• Jia, C., D’Souza, J. and Batterman, S. (2008) “Distributions of personal VOC exposures: A population-based analysis.” Environment international, 34(7), 922–931.

  • Kim, Y. M., Harrad, S. and Harrison, R. M. (2001) “Concentrations and sources of VOCs in urban domestic and public microenvironments.” Environmental Science and Technology, 35(6), 997–1004.

  • Kwon, K. D, Jo, W. K., Lim, H. J. and Jeong, W. S. (2008) “Volatile pollutants emitted from selected liquid household products.” Environmental Science and Pollution Research, 15(6), 521–526.

  • Kwon, K. D., Jo, W. K., Lim, H. J. and Jeong, W. S. (2007) “Characterization of emissions composition for selected household products available in Korea.” Journal of hazardous materials, 148(1–2), 192–198.

  • Meek, M. E. and Klaunig, J. E. (2010) “Proposed mode of action of benzene-induced leukemia: Interpreting available data and identifying critical data gaps for risk assessment.” Chemico-biological interactions, 184(1–2), 279–285.

  • Missia, D. A., Demetriou, E., Michael, N., Tolis, E. I. and Bartzis, J. G. (2010) “Indoor exposure from building materials: A field study.” Atmospheric Environment, 44(35), 4388–4395.

  • OEHHA. (2001) “Public Health Goal for Benzene in Drinking Water.” Office of Environmental Health Hazard Assessment, California Environmental Protection Agency, Sacramento, CA. Available at www.oehha.ca.gov/water/phg/pdf/ BenzeneFinPHG.pdf.

  • Park, J. S. and Ikeda, K. (2006) “Variations of formaldehyde and VOC levels during 3 years in new and older homes.” Indoor air, 16(2), 129–135.

  • Rinsky, R. A., Young, R. J. and Smith, A. B. (1981) “Leukemia in benzene workers.” American Journal of Industrial Medicine, 2(3), 217–245.

  • Sack, T. M., Steele, D. H., Hammerstrom, K. and Remmers, J. (1992) “A survey of household products for volatile organic compounds.” Atmospheric Environment — Part A General Topics, 26 A(6), 1063–1070.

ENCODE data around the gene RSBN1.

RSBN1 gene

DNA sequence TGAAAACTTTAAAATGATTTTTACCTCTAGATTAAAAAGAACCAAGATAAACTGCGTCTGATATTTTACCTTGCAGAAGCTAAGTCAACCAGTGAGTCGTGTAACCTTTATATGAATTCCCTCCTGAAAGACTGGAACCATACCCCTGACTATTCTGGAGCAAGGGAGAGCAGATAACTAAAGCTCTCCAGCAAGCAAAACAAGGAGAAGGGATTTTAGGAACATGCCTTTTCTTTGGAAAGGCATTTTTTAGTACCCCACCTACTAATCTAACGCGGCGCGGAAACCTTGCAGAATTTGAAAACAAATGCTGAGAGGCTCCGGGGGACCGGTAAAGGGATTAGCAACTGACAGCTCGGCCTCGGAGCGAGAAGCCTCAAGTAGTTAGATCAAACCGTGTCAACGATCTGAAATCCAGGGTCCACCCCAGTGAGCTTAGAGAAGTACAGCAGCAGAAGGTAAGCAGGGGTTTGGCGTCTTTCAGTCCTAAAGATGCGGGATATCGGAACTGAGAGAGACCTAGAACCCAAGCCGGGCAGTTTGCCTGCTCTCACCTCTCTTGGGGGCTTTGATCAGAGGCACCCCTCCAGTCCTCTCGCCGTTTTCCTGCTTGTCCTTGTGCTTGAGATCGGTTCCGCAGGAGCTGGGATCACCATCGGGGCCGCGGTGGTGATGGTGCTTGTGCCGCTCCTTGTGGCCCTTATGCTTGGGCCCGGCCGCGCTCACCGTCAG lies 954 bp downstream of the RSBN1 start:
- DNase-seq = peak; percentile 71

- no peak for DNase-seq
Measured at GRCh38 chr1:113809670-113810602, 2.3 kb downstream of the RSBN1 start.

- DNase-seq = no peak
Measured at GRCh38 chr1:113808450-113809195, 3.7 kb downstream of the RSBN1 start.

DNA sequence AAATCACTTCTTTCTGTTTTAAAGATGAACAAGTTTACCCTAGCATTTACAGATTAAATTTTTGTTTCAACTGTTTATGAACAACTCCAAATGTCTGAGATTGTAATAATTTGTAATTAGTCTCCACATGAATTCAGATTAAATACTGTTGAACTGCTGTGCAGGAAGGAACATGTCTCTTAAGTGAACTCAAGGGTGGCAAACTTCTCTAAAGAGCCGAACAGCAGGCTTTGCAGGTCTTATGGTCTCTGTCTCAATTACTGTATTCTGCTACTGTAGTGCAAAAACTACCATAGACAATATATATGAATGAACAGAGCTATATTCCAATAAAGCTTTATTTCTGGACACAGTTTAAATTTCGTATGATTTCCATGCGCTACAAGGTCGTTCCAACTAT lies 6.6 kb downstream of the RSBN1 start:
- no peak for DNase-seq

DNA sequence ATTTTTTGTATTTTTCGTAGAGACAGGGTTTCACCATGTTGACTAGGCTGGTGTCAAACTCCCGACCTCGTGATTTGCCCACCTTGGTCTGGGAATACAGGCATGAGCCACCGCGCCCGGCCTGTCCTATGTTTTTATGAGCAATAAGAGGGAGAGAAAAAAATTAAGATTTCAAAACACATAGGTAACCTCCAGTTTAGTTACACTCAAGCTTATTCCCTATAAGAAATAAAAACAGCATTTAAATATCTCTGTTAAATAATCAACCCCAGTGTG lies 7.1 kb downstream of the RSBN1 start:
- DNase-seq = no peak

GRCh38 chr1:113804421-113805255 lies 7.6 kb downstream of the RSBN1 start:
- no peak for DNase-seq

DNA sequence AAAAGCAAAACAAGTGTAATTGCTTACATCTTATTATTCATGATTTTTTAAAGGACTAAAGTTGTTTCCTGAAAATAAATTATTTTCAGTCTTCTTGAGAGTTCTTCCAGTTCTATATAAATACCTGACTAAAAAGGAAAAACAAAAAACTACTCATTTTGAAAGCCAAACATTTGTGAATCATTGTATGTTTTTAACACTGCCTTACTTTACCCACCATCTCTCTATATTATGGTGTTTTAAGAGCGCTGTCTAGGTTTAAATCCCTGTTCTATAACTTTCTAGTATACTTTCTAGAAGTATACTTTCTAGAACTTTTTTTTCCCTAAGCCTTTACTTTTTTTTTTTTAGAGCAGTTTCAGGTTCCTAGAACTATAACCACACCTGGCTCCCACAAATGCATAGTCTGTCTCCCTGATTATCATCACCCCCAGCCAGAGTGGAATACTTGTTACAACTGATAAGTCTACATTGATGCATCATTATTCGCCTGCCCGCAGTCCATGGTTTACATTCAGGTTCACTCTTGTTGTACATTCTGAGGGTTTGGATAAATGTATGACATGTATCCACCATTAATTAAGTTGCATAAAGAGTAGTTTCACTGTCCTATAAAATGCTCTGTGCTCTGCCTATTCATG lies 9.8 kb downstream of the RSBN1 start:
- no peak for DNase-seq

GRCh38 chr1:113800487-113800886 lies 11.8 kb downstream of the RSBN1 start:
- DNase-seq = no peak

• U.S. EPA. (2000) United States Environmental Protection Agency. Integrated Risk Information System. Benzene (CASRN 71-43-2). Last updated on 2010-03-16 (www.epa. gov/iris/subst/0276.htm#refinhal).

  • U.S. EPA. (1998) “Carcinogenic effects of benzene: An update.” National Centre for Environmental Assessment, Office of Research and Development, U.S. Environmental Protection Agency, Washington, DC (EPA/600/P-97/001F) [as cited in Health Canada 2009].

  • U.S. EPA. (1992) “Indoor Air Quality Data Base for Organic Compounds.” United States Environmental Protection Agency. EPA-600-R-92-025. Washington, D.C.

  • Wallace, L. A., Pellizzari, E. and Leaderer, B. (1987) “Emission of volatile organic compounds from building materials and consumer products.” Atmospheric Environment, 21(2), 385–393.

  • WHO. (2010) WHO guidelines for indoor air quality: selected pollutants. World Health Organization Regional Office for Europe. Available at www.euro.who.int/__data/assets/pdf_file/ 0009/128169/e94535.pdf.

  • Won, D., Magee, R. J., Yang, W., Lusztyk, E., Nong, G. and Shaw, C. Y. (2005) “A material emission database for 90 target VOCs.” Indoor Air 2005, The 10th International Conference on Indoor Air Quality and Climate, Beijing, China, Sept. 4–9, 2005, 1–6. Available at www.archive.nrc-cnrc.gc.ca/obj/irc/ doc/pubs/nrcc48314/nrcc48314.pdf.

  • Yu, C. and Crump, D. (1998) “A review of the emission of VOCs from polymeric materials used in buildings.” Building and Environment, 33(6), 357–374.

[37-1-o]

DEPARTMENT OF HEALTH

HAZARDOUS MATERIALS INFORMATION REVIEW ACT

Filing of claims for exemption

Pursuant to paragraph 12(1)(a) of the Hazardous Materials Information Review Act, the Chief Screening Officer of the Workplace Hazardous Materials Directorate hereby gives notice of the filing of the claims for exemption listed below.

In accordance with subsection 12(2) of the Hazardous Materials Information Review Act, affected parties may make written representations to the screening officer with respect to the claim for exemption and the material safety data sheet to which it relates. “Affected parties” means a person who is not a competitor of the claimant and who uses, supplies or is otherwise involved in the use or supply of the controlled product at a work place, and includes